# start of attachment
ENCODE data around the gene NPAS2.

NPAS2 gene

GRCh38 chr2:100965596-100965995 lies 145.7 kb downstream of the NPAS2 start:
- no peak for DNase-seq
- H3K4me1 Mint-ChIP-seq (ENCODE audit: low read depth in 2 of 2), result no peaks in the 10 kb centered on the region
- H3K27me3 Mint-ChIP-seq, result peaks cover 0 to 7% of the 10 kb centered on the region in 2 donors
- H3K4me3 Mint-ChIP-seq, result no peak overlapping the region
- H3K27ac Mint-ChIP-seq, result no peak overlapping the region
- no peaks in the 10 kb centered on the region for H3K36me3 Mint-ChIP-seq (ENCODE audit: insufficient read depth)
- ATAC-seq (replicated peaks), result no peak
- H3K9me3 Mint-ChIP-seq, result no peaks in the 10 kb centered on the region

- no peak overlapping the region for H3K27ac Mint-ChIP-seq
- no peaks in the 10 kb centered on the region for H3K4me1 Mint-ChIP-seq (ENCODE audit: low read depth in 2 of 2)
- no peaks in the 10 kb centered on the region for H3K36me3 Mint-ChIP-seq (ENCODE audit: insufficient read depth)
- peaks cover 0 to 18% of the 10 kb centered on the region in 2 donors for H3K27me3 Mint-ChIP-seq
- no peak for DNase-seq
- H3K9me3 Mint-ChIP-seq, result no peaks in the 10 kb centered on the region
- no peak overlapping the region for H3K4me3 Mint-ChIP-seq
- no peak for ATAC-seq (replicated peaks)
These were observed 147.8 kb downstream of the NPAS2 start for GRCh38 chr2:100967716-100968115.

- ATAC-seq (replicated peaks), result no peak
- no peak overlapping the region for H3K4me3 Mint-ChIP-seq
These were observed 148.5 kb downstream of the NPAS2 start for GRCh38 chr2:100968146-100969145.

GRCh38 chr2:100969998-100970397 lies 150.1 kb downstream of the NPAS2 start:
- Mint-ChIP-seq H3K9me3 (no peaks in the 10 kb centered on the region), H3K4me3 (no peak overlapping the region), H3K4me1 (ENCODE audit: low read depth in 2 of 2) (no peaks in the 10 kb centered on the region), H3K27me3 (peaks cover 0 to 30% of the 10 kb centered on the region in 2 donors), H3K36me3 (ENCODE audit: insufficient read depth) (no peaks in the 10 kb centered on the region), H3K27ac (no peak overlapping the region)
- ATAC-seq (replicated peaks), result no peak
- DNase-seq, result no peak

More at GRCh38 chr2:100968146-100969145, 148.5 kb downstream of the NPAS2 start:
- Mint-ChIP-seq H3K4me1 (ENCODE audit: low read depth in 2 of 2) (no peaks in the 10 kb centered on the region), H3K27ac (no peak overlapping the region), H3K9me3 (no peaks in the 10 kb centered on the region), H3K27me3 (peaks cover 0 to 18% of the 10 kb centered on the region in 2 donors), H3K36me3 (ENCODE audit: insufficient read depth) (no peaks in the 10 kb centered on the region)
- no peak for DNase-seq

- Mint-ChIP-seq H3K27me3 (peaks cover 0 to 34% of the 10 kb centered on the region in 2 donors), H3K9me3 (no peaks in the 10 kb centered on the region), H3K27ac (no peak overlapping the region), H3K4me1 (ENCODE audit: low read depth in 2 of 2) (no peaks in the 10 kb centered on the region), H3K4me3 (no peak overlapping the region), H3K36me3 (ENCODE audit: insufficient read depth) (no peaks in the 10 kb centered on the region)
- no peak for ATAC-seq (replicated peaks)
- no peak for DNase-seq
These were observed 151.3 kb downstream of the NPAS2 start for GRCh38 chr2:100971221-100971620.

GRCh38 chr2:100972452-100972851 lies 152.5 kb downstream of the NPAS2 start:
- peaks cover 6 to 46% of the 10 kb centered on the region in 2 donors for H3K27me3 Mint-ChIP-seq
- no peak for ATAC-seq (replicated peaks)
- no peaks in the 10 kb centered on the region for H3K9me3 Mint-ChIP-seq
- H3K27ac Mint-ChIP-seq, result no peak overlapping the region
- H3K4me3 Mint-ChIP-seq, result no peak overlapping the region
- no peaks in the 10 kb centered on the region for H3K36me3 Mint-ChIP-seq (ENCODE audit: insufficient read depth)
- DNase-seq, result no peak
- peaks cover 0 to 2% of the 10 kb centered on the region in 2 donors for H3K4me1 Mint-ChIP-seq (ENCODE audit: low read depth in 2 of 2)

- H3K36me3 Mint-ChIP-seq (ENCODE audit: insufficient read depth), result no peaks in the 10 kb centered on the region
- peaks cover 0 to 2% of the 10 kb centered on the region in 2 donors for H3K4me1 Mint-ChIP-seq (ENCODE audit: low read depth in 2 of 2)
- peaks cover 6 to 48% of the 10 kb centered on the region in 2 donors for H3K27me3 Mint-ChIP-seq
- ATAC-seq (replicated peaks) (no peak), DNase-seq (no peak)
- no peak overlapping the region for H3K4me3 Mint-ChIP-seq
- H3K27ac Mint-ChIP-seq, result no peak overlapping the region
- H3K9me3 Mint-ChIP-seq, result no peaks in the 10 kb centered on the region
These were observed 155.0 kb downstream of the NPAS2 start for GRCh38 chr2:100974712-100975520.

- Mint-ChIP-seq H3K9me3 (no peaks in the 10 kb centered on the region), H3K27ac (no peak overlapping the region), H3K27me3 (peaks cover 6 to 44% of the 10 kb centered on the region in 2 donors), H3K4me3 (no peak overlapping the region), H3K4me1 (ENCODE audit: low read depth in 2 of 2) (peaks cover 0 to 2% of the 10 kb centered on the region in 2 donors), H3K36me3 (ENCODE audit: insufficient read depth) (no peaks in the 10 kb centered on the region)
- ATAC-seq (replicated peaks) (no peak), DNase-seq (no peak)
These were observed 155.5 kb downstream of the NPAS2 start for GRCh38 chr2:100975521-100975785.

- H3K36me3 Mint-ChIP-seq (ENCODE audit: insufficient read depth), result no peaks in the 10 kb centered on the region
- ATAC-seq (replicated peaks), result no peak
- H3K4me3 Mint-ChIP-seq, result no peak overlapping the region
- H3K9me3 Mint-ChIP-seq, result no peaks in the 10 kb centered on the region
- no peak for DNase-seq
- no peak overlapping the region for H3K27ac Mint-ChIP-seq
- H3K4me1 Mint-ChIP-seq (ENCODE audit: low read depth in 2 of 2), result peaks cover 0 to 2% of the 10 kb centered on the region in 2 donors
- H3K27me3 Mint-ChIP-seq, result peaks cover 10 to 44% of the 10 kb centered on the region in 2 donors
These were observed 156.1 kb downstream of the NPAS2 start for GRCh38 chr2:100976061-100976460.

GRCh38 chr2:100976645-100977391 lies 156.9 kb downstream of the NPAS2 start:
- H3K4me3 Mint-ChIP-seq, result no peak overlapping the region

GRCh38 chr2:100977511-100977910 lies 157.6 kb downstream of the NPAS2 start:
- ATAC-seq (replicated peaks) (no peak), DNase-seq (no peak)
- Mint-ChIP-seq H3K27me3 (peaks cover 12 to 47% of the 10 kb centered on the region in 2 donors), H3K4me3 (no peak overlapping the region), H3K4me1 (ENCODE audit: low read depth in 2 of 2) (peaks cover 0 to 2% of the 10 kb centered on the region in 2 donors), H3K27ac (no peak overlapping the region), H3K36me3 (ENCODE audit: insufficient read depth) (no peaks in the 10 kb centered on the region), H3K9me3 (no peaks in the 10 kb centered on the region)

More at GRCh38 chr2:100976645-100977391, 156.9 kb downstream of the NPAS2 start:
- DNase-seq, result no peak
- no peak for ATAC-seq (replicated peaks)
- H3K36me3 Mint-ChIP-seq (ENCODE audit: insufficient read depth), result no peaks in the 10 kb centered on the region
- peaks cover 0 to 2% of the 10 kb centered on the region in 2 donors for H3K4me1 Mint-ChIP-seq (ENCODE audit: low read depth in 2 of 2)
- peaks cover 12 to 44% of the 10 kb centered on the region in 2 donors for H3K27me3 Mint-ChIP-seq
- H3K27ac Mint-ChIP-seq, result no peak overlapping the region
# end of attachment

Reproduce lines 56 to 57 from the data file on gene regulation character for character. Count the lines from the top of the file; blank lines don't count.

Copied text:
- ATAC-seq (replicated peaks), result no peak
- H3K4me3 Mint-ChIP-seq, result no peak overlapping the region